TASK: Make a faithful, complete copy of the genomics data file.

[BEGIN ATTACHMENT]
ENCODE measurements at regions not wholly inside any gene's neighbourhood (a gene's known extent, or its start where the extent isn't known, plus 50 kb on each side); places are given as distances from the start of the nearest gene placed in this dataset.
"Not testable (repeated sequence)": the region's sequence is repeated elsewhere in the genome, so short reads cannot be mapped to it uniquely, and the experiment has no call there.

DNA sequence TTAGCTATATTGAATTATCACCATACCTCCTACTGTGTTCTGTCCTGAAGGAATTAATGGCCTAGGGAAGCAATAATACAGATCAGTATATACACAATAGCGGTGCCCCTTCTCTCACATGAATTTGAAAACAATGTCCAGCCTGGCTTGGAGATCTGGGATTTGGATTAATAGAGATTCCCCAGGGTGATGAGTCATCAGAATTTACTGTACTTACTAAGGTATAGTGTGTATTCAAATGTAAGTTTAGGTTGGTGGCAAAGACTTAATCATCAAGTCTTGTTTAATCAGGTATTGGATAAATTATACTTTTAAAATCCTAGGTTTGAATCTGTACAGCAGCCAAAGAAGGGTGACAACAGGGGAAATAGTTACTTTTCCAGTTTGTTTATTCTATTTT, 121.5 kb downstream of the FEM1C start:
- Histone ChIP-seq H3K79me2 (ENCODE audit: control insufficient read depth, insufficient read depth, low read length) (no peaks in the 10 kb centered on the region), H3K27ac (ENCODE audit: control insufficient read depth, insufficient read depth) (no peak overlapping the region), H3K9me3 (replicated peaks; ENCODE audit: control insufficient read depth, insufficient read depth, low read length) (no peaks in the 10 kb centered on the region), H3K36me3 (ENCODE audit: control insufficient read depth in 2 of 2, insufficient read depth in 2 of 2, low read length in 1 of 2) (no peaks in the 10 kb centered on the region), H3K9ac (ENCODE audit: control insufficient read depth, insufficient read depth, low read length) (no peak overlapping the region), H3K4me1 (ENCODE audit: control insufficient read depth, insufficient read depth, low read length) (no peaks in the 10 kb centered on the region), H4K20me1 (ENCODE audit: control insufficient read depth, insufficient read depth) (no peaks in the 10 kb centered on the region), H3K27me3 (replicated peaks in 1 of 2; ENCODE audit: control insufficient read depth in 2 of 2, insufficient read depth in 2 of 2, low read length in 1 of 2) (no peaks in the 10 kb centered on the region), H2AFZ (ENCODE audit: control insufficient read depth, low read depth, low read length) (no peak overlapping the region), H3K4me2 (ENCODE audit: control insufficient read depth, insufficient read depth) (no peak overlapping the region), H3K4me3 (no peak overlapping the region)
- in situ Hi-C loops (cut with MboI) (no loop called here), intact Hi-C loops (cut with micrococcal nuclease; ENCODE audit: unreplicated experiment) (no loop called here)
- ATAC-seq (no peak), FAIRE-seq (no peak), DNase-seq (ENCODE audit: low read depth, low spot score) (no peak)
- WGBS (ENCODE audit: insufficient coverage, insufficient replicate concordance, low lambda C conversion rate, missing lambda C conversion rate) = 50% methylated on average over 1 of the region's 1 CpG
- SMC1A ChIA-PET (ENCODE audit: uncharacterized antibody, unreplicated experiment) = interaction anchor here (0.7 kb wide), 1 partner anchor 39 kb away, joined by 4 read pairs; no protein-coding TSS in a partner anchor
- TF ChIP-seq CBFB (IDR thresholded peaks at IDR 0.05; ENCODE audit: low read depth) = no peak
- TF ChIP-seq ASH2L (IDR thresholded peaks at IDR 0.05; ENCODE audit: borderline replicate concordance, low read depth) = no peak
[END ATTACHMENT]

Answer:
ENCODE measurements at regions not wholly inside any gene's neighbourhood (a gene's known extent, or its start where the extent isn't known, plus 50 kb on each side); places are given as distances from the start of the nearest gene placed in this dataset.
"Not testable (repeated sequence)": the region's sequence is repeated elsewhere in the genome, so short reads cannot be mapped to it uniquely, and the experiment has no call there.

DNA sequence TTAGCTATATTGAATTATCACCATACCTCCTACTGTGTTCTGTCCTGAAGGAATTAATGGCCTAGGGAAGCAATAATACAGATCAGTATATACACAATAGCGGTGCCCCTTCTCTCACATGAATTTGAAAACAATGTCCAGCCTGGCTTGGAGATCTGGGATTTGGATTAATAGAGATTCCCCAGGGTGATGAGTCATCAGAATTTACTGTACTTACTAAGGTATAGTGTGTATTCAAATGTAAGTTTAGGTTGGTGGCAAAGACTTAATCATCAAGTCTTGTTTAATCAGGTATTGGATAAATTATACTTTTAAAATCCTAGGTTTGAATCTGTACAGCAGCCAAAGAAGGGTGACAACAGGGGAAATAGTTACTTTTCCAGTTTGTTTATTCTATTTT, 121.5 kb downstream of the FEM1C start:
- Histone ChIP-seq H3K79me2 (ENCODE audit: control insufficient read depth, insufficient read depth, low read length) (no peaks in the 10 kb centered on the region), H3K27ac (ENCODE audit: control insufficient read depth, insufficient read depth) (no peak overlapping the region), H3K9me3 (replicated peaks; ENCODE audit: control insufficient read depth, insufficient read depth, low read length) (no peaks in the 10 kb centered on the region), H3K36me3 (ENCODE audit: control insufficient read depth in 2 of 2, insufficient read depth in 2 of 2, low read length in 1 of 2) (no peaks in the 10 kb centered on the region), H3K9ac (ENCODE audit: control insufficient read depth, insufficient read depth, low read length) (no peak overlapping the region), H3K4me1 (ENCODE audit: control insufficient read depth, insufficient read depth, low read length) (no peaks in the 10 kb centered on the region), H4K20me1 (ENCODE audit: control insufficient read depth, insufficient read depth) (no peaks in the 10 kb centered on the region), H3K27me3 (replicated peaks in 1 of 2; ENCODE audit: control insufficient read depth in 2 of 2, insufficient read depth in 2 of 2, low read length in 1 of 2) (no peaks in the 10 kb centered on the region), H2AFZ (ENCODE audit: control insufficient read depth, low read depth, low read length) (no peak overlapping the region), H3K4me2 (ENCODE audit: control insufficient read depth, insufficient read depth) (no peak overlapping the region), H3K4me3 (no peak overlapping the region)
- in situ Hi-C loops (cut with MboI) (no loop called here), intact Hi-C loops (cut with micrococcal nuclease; ENCODE audit: unreplicated experiment) (no loop called here)
- ATAC-seq (no peak), FAIRE-seq (no peak), DNase-seq (ENCODE audit: low read depth, low spot score) (no peak)
- WGBS (ENCODE audit: insufficient coverage, insufficient replicate concordance, low lambda C conversion rate, missing lambda C conversion rate) = 50% methylated on average over 1 of the region's 1 CpG
- SMC1A ChIA-PET (ENCODE audit: uncharacterized antibody, unreplicated experiment) = interaction anchor here (0.7 kb wide), 1 partner anchor 39 kb away, joined by 4 read pairs; no protein-coding TSS in a partner anchor
- TF ChIP-seq CBFB (IDR thresholded peaks at IDR 0.05; ENCODE audit: low read depth) = no peak
- TF ChIP-seq ASH2L (IDR thresholded peaks at IDR 0.05; ENCODE audit: borderline replicate concordance, low read depth) = no peak